Cadbury has launched a number of products and a successful Google+ campaign, which has allowed it to reconnect with a younger audience, says Thomas. “Its Google+ campaign reached over 1.2 million consumers. That has really helped to drive through on the branding and communications pillar,” he says.

Brands that exploit the internet and social media channels are also seen by consumers to be communicating in new and different ways
– something that helps their marketing to be viewed as inspiring. This is particularly important in the technology sector, says Incite’s Thomas.

Samsung, which has climbed three places in the innovation rankings since 2011 to second position in 2013, is not only strong through traditional channels but also through social channels such as video, social networks and micro-blogging. The same is also true for Google, which has climbed two places to sixth position in the league.

Nichols at Nokia says: “Purchase decisions are increasingly driven by recommendation and we know that word of mouth and social networks play a huge role. After you gain awareness, consideration is the online arena that is key to our strategy. Our approach to this is to join the conversation, as opposed to asking people to join our conversation.”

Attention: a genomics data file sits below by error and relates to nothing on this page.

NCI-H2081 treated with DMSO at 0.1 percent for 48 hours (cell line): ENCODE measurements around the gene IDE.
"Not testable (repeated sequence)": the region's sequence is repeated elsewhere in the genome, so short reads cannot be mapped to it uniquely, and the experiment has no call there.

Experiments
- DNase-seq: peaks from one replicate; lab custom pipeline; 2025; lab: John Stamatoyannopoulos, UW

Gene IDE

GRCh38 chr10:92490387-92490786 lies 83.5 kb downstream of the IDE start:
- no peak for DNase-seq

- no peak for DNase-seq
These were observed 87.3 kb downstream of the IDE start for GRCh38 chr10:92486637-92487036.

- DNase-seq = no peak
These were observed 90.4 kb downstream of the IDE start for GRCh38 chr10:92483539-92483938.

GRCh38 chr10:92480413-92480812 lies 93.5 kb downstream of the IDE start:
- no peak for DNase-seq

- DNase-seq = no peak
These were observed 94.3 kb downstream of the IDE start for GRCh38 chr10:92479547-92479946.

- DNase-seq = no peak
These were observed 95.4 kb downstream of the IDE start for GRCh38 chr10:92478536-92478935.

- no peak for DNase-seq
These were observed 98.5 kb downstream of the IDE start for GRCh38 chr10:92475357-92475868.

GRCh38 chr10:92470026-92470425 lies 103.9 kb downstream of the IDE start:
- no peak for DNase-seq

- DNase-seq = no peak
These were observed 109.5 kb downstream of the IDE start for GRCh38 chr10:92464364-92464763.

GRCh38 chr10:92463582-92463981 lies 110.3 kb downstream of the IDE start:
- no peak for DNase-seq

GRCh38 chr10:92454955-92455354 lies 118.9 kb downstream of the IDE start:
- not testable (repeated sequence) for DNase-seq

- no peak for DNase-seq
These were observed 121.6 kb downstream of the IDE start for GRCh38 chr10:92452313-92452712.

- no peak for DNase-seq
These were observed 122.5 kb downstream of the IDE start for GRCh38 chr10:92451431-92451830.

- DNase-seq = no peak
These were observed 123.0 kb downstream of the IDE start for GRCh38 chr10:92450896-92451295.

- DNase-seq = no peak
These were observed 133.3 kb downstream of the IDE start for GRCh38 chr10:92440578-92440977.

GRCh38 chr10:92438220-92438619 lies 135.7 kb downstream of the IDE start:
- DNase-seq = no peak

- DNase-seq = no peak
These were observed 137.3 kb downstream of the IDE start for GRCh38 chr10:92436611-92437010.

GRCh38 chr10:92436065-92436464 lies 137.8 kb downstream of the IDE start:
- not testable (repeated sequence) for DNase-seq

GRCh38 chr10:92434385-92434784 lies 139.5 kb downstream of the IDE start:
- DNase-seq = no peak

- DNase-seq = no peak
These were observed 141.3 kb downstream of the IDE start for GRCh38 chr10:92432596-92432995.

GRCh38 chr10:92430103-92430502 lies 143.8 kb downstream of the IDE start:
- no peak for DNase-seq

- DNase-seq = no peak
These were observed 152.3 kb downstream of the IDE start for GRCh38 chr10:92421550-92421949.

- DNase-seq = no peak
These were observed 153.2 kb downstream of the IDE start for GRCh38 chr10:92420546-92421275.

Meanwhile, HP has used its technology savvy to enhance social channels. Last year it broadcast a live video stream of a Florence and the Machine music concert at the Royal Albert Hall, via YouTube. Using nine different cameras, the viewer could choose how they wanted to watch the experience, using technology to turn them into the director of their own show.

The leaders and climbers of the league table are united in effectively tackling at least two of the three key criteria of innovation: leadership, products and communication. Cadbury, one of the biggest climbers in 2013, is doing well on both communication and leadership, as is Walkers. Heinz, another strong performer this year, does well on both product and leadership.